Danny McCance 19 Dec 2017 02:45pm

Businesses to raise wages past inflation in 2018

Businesses in the UK will look to retain talent in the new year, with 52% saying they would increase wages in line with, or higher than inflation

This has dropped from 57% who said they would do the same in 2016, according to a joint survey from the Confederation of British Industry (CBI) and recruitment agency Pretemps.

Half of firms (51%) also plan to grow their workforce in the coming year, with confidence highest among mid-tier firms at 58%.

The priorities for businesses in 2018 are achieving and maintaining high levels of employee engagement (46%), and improving leadership skills (44%) and retaining talent (35%).

“Living standards have been squeezed in 2017 because of higher inflation,” said Matthew Percival, head of employment policy at CBI.

“Higher productivity is the only sustainable way to increase pay, so it is rightly the focus of business and the government through the industrial strategy,” he added.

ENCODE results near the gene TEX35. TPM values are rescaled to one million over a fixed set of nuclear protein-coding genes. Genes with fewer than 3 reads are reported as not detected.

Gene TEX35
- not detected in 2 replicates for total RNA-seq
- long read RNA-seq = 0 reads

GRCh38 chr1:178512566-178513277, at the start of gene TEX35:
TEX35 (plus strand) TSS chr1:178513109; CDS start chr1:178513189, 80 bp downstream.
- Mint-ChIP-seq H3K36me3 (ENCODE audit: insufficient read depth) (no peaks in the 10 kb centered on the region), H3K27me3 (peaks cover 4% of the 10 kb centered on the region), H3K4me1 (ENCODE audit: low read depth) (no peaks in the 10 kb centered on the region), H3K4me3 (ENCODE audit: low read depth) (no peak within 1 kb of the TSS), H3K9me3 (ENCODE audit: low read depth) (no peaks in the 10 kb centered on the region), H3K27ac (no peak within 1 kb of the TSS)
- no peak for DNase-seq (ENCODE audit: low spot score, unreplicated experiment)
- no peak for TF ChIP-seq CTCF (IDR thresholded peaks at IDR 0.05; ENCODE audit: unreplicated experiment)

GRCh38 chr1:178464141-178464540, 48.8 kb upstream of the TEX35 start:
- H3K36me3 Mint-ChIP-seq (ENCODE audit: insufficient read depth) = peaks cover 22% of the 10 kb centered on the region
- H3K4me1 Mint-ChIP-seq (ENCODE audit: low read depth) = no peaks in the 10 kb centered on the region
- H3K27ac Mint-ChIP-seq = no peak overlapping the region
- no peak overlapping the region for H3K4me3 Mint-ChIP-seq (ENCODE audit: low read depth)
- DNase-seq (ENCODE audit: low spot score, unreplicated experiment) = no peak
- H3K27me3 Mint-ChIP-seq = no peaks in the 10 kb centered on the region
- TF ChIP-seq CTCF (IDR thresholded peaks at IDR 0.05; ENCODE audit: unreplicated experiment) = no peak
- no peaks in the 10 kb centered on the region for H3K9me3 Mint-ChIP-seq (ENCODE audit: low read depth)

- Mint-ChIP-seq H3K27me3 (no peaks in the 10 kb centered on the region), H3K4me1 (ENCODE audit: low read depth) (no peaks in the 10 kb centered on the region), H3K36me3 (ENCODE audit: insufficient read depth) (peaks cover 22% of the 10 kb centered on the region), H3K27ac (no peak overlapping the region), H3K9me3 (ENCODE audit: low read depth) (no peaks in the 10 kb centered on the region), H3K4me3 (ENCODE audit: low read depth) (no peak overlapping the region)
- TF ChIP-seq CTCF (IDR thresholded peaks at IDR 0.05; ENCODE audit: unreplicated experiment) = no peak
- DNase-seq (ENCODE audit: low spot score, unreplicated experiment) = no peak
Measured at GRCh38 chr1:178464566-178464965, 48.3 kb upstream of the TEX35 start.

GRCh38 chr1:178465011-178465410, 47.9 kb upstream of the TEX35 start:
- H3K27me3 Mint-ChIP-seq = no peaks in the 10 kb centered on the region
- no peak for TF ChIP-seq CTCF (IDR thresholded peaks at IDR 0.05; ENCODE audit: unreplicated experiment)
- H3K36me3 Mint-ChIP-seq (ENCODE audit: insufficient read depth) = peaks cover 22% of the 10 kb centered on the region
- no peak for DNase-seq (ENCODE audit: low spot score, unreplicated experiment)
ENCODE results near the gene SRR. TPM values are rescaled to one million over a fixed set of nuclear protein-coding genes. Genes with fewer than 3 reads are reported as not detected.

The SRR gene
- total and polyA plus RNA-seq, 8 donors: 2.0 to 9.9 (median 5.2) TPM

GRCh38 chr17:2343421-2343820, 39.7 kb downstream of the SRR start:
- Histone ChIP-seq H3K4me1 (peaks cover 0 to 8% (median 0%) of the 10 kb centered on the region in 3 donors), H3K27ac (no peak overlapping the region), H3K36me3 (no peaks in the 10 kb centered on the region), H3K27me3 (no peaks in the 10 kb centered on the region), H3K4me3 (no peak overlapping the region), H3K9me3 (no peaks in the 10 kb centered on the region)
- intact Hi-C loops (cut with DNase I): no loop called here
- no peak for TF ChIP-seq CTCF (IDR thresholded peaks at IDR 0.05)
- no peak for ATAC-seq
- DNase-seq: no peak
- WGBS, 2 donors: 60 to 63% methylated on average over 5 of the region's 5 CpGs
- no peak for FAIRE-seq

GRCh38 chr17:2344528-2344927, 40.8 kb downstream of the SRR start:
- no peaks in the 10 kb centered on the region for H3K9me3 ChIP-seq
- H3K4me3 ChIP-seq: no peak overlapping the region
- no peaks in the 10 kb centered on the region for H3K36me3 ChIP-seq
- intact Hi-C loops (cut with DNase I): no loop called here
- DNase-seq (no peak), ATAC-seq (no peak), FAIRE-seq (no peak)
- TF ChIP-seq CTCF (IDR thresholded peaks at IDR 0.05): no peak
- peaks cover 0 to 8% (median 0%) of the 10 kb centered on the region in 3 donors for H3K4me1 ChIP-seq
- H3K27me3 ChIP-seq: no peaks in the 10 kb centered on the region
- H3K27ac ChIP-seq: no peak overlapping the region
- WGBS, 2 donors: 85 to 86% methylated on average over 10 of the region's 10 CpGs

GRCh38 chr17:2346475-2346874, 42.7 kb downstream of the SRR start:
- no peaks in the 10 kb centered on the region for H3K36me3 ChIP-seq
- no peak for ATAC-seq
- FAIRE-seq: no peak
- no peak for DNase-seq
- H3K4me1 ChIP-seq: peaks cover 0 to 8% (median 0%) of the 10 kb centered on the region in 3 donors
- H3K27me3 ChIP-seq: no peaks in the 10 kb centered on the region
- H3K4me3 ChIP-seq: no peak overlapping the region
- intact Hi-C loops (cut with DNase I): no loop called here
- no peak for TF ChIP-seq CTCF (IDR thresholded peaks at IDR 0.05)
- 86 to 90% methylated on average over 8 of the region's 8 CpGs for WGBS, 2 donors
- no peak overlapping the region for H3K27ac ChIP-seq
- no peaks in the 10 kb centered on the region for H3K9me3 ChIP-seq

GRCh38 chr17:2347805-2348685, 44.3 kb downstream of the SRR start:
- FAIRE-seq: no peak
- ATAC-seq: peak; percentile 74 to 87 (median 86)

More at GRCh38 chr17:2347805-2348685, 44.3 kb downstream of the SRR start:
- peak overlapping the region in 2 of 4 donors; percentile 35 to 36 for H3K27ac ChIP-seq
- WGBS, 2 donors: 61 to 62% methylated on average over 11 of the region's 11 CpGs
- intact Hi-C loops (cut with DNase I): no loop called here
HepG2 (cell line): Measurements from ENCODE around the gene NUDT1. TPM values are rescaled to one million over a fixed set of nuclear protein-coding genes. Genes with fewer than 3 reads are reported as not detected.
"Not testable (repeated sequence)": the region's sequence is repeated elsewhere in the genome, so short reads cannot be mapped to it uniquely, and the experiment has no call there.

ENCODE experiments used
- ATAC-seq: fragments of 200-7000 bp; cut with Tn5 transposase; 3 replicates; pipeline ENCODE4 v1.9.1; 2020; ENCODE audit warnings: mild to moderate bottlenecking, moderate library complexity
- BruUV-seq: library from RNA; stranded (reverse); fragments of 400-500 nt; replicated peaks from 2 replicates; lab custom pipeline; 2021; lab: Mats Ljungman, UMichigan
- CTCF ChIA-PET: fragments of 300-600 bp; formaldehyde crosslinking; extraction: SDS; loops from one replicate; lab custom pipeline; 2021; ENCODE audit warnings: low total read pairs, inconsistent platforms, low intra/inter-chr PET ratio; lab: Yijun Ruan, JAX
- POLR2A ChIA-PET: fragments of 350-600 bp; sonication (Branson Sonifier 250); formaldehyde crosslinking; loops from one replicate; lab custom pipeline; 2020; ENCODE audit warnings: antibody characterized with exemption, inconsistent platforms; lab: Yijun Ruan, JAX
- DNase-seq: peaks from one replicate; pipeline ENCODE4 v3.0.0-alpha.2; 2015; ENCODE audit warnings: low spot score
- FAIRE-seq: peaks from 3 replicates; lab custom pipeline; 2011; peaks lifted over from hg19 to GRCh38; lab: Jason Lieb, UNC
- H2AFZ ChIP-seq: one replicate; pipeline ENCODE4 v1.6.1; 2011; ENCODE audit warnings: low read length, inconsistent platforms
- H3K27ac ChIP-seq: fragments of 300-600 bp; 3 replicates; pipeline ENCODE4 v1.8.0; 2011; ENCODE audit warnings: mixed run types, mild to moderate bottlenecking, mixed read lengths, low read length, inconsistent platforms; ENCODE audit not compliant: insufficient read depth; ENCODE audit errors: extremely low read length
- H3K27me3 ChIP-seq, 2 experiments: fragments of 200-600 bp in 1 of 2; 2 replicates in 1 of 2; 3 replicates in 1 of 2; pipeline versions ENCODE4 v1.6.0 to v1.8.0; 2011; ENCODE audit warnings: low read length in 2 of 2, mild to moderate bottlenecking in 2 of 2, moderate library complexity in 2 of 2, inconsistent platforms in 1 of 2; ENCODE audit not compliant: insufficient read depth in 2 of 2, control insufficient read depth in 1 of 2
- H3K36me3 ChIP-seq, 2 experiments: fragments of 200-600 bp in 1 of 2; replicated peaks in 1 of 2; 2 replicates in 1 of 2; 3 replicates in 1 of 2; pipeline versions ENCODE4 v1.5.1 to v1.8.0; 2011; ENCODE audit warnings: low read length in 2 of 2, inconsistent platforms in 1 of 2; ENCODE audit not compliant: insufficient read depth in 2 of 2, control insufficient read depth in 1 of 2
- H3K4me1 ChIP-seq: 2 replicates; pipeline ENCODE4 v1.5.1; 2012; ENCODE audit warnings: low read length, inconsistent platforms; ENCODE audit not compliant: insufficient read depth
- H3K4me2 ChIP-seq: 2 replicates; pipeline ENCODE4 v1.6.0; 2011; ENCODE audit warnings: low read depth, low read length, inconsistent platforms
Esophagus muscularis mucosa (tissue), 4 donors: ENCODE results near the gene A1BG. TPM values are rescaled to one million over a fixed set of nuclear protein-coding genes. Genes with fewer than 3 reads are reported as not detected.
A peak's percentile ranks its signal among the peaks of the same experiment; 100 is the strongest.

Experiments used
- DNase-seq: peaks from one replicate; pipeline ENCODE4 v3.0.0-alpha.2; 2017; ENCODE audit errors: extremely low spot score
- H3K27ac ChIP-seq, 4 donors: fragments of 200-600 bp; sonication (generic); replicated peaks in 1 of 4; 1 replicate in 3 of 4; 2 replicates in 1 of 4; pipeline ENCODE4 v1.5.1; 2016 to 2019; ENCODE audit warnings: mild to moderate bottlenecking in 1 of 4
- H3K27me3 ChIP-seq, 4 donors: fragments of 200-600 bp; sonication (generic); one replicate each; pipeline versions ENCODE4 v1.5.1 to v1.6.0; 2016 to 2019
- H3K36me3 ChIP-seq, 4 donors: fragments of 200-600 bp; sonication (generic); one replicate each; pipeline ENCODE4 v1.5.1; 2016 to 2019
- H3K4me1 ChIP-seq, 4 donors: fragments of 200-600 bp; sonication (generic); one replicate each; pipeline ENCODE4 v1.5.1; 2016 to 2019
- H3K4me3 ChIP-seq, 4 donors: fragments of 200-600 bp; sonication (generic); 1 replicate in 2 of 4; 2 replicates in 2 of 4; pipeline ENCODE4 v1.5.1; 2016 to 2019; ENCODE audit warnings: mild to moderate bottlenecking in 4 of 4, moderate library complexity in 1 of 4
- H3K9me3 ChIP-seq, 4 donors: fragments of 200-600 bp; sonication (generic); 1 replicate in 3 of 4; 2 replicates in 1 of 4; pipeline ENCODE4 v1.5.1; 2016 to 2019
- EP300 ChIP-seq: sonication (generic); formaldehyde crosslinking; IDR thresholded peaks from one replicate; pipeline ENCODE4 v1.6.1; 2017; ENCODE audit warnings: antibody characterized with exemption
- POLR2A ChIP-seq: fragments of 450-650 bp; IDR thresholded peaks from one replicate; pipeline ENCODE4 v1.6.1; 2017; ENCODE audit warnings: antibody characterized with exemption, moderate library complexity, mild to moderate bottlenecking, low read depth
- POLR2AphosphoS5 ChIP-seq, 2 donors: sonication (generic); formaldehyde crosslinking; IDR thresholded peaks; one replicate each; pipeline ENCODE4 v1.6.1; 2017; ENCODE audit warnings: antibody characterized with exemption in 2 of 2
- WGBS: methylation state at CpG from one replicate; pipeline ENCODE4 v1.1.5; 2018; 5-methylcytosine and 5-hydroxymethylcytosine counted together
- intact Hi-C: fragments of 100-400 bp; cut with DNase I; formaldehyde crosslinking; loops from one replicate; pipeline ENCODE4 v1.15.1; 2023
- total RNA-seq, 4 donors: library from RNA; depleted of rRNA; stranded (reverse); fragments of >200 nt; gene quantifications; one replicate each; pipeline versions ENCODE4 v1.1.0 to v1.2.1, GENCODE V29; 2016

Those surveyed were also concerned about national living wage, with the number of employers affected rising from 50% last year to 55% this year.

Almost two-thirds (63%) found it an increasing challenge for in relation to costs – up from 59% last year.

There was also concern among business over the state of the UK labour market, as 63% feeling that changes to the UK labour market will cause the UK to be less attractive for investments – up from 50% last year and 25% the year before.

“With businesses already worried about future access to skills and labour, the worst thing we could do would be to undermine the many EU nationals already here and contributing to our businesses and public services,” said Neil Carberry, managing director for policy at CBI.

“Last week’s Brexit deal is a good outcome if a final deal is reached, but the government must be clear that the position of EU nationals already in the UK is secure in all scenarios.,” he added.

Research last week found that 10,500 individuals in the financial services sector could see their jobs moved out of the UK, as 68 firms already confirm their intentions to relocate.